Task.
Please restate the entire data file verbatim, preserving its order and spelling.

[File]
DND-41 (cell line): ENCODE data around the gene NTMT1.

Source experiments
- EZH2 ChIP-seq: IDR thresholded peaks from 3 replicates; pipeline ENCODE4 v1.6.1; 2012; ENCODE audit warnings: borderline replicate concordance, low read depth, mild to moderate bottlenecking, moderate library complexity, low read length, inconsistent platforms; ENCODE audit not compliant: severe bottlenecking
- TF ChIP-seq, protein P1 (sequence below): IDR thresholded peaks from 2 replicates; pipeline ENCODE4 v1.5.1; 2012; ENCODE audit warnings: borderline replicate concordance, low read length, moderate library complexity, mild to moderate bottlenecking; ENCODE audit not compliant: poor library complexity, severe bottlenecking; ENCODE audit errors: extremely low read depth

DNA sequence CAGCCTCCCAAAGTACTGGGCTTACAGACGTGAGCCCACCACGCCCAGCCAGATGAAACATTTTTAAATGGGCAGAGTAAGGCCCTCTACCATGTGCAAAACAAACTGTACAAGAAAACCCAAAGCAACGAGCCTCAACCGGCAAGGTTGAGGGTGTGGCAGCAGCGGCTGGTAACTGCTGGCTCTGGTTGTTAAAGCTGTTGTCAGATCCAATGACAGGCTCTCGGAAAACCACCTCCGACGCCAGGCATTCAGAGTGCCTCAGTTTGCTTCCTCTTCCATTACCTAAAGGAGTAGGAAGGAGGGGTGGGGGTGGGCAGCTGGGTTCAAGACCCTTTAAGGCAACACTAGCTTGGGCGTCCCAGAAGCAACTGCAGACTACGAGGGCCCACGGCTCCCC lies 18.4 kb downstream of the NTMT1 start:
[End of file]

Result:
DND-41 (cell line): ENCODE data around the gene NTMT1.

Source experiments
- EZH2 ChIP-seq: IDR thresholded peaks from 3 replicates; pipeline ENCODE4 v1.6.1; 2012; ENCODE audit warnings: borderline replicate concordance, low read depth, mild to moderate bottlenecking, moderate library complexity, low read length, inconsistent platforms; ENCODE audit not compliant: severe bottlenecking
- TF ChIP-seq, protein P1 (sequence below): IDR thresholded peaks from 2 replicates; pipeline ENCODE4 v1.5.1; 2012; ENCODE audit warnings: borderline replicate concordance, low read length, moderate library complexity, mild to moderate bottlenecking; ENCODE audit not compliant: poor library complexity, severe bottlenecking; ENCODE audit errors: extremely low read depth

DNA sequence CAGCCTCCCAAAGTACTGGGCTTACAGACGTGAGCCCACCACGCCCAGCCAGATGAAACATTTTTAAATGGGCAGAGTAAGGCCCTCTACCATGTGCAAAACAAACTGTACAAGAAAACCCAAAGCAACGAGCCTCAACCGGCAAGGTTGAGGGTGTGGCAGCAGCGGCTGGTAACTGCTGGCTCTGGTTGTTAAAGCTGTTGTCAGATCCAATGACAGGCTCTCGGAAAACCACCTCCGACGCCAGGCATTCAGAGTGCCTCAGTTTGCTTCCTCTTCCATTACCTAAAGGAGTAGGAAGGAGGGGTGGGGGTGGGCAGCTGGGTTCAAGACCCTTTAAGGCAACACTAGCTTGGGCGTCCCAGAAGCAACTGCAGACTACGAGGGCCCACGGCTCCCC lies 18.4 kb downstream of the NTMT1 start: